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I am revising for my exam in Metric Spaces. Within this course we cover closed and complete sets also. However I'm really struggled to wrap my head around the definition of compactness. Definition I have been given is: $A$ a subset of metric space $X$, $A$ is compact if every sequence in $A$ has a subsequence that converges to a point of $A$. My main lack of understanding is how would I prove a set is compact? Also I know that compact sets are complete and closed but this isn't an obvious result to me.

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    $\begingroup$ That is not obvious to most people, really. But surely a proof of that was part of your course! Similarly, it would have been a rather heterodox course on metric spaces if you had not had several examples of proving that some sets are compact! $\endgroup$ – Mariano Suárez-Álvarez Jan 27 '18 at 22:03
  • $\begingroup$ Has your professor given you any examples of compact spaces, and proofs that they are compact? $\endgroup$ – Noah Schweber Jan 27 '18 at 22:03
  • $\begingroup$ I have got many consequential properties of being compact e.g Heine Borel but I'm finding these proofs hard to follow do to lack of initial examples of compact sets. $\endgroup$ – user509405 Jan 27 '18 at 22:07
  • $\begingroup$ There is the complete & totally bounded equivalence in metric spaces which is useful. I have often found the open set definition to be directly applicable. $\endgroup$ – copper.hat Jan 27 '18 at 22:10
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Well, if you have an arbitrary sequence, you should find some subsequence that converges within that set using some property of that set.

Example: $X$ some metric space and $A$ finite, then you know that any sequence would some value in $A$ take infinitely many times: choose these $n$ as $n_k$ of your subsequence and you get a constant, hence convergent subsequence.

Take any Cauchy sequence in $A$, then it has a convergent subsequence in $A$. As we have a convergent subsequence of a Cauchy sequence, this implies that the Cauchy sequence converges to the same limit as its subsequence: hence $A$ is complete. Take any convergent sequence in $A$ (with limit in $X$), then it is a subsequence in $A$ with limit in $A$, so this sequence converges within $A$: hence $A$ is closed.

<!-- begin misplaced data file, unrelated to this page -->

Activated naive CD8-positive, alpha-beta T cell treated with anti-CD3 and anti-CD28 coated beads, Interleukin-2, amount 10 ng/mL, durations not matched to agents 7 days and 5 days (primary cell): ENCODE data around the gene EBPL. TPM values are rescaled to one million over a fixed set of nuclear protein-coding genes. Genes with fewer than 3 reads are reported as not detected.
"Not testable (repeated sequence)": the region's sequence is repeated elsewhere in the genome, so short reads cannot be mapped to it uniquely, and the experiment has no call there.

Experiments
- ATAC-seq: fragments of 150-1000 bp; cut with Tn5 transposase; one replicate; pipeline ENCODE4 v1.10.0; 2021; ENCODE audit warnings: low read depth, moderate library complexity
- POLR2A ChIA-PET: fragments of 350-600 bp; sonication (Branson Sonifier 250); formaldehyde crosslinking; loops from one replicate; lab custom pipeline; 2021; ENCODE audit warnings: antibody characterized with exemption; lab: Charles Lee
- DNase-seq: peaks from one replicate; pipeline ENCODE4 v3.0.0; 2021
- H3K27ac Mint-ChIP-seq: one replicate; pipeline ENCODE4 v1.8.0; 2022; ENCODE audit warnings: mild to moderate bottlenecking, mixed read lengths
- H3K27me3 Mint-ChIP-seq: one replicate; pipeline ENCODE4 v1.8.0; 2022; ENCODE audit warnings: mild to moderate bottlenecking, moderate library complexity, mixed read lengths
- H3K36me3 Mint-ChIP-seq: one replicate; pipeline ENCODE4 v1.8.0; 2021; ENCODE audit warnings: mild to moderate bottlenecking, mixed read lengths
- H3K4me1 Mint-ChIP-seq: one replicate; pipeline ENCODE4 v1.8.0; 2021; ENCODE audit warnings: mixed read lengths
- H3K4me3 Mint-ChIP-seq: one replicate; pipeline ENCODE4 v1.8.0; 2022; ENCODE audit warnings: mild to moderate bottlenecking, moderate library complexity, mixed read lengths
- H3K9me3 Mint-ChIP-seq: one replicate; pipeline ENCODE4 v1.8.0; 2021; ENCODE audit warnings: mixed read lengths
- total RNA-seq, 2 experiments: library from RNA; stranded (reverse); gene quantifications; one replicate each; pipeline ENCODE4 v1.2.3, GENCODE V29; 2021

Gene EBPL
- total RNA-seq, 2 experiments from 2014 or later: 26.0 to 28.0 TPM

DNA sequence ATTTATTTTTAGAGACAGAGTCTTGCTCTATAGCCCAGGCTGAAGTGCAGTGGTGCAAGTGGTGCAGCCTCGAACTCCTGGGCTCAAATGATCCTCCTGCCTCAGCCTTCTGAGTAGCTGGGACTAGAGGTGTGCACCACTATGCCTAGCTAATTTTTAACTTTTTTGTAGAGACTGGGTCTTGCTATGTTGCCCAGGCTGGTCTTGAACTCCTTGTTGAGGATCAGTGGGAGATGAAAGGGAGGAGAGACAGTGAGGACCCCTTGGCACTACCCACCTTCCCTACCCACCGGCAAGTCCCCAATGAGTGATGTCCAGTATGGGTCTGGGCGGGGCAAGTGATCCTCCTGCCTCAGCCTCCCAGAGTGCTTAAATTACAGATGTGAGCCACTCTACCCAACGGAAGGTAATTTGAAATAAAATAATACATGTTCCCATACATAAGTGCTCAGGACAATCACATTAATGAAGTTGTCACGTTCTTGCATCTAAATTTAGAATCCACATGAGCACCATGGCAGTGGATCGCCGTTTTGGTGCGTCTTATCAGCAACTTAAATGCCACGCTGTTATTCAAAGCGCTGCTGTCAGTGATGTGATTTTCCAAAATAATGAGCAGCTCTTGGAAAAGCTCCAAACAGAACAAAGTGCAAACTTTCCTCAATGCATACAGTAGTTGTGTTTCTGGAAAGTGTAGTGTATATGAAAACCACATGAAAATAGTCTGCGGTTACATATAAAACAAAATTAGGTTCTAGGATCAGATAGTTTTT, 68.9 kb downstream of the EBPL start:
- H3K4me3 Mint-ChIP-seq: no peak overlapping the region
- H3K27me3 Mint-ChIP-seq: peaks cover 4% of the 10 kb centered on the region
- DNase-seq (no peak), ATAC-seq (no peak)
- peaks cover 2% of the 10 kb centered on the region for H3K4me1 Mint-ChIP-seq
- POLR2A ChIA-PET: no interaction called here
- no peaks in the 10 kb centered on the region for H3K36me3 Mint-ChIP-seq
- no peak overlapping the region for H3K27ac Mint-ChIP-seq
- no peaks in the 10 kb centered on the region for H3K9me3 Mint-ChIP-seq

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In a general metric space, we can make the following statement: if $K$ is compact then $K$ is closed and bounded. The closedness arises because otherwise you can pick a sequence that converges to a point not in $K$, which cannot have a subsequence converging to a point in $K$. The boundedness arises because in an unbounded set you can take a sequence that is blowing up monotonically, which cannot have a convergent subsequence.

In $\mathbb{R}^n$ we have the Bolzano-Weierstrass theorem that says that these conditions are also sufficient. Thus the "classic" compact sets are finite sets and closed intervals.

In a general metric space, there are sets which are complete, bounded, and not compact. The sufficient condition in a general metric space replaces "bounded" with "totally bounded", which means that you can cover $K$ with finitely many arbitrarily small balls (the number depending on the size but remaining finite as long as the balls have finite size).

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To understand the definition of compactness, first you need to understand the definition of covering.

A covering of A in X is a set of open sets in X such that A is contained in the union of this open sets.

A set A is said to be compact if, for each covering of A, there exists a finite subcovering of A.

With this definition, if you know the topology of the space, you can prove that a set is compact.

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Another definition of compactness is that every open cover has a finite subcover...

But, using your definition, take an arbitrary sequence and show it has a convergent subsequence, with the limit point in $A$...

We also have Heine-Borel, namely, in $\mathbb R^n$, $A$ compact $\iff A$ closed and bounded...

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